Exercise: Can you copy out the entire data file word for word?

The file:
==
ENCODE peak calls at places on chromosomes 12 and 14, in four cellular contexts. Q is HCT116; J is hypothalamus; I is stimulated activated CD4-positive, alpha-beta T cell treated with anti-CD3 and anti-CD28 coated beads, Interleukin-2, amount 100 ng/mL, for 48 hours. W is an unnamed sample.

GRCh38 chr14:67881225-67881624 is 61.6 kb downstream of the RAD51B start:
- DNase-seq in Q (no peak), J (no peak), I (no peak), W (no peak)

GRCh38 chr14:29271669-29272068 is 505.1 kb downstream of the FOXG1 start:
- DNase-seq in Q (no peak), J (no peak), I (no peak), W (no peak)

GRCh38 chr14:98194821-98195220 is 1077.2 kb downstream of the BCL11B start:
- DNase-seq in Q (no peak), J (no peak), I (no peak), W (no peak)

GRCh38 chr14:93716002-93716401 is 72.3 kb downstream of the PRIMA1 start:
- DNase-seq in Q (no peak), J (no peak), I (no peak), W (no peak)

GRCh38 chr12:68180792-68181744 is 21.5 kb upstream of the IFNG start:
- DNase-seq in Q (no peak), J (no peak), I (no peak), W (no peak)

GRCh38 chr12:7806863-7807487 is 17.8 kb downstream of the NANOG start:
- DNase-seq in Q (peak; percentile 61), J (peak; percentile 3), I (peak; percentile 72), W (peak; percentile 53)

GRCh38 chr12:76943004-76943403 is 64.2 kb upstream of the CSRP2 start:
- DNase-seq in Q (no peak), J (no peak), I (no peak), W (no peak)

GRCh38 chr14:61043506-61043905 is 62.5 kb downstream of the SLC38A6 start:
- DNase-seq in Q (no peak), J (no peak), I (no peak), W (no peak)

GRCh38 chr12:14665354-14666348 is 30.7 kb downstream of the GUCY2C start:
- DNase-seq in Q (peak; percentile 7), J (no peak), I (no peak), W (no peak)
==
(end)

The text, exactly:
ENCODE peak calls at places on chromosomes 12 and 14, in four cellular contexts. Q is HCT116; J is hypothalamus; I is stimulated activated CD4-positive, alpha-beta T cell treated with anti-CD3 and anti-CD28 coated beads, Interleukin-2, amount 100 ng/mL, for 48 hours. W is an unnamed sample.

GRCh38 chr14:67881225-67881624 is 61.6 kb downstream of the RAD51B start:
- DNase-seq in Q (no peak), J (no peak), I (no peak), W (no peak)

GRCh38 chr14:29271669-29272068 is 505.1 kb downstream of the FOXG1 start:
- DNase-seq in Q (no peak), J (no peak), I (no peak), W (no peak)

GRCh38 chr14:98194821-98195220 is 1077.2 kb downstream of the BCL11B start:
- DNase-seq in Q (no peak), J (no peak), I (no peak), W (no peak)

GRCh38 chr14:93716002-93716401 is 72.3 kb downstream of the PRIMA1 start:
- DNase-seq in Q (no peak), J (no peak), I (no peak), W (no peak)

GRCh38 chr12:68180792-68181744 is 21.5 kb upstream of the IFNG start:
- DNase-seq in Q (no peak), J (no peak), I (no peak), W (no peak)

GRCh38 chr12:7806863-7807487 is 17.8 kb downstream of the NANOG start:
- DNase-seq in Q (peak; percentile 61), J (peak; percentile 3), I (peak; percentile 72), W (peak; percentile 53)

GRCh38 chr12:76943004-76943403 is 64.2 kb upstream of the CSRP2 start:
- DNase-seq in Q (no peak), J (no peak), I (no peak), W (no peak)

GRCh38 chr14:61043506-61043905 is 62.5 kb downstream of the SLC38A6 start:
- DNase-seq in Q (no peak), J (no peak), I (no peak), W (no peak)

GRCh38 chr12:14665354-14666348 is 30.7 kb downstream of the GUCY2C start:
- DNase-seq in Q (peak; percentile 7), J (no peak), I (no peak), W (no peak)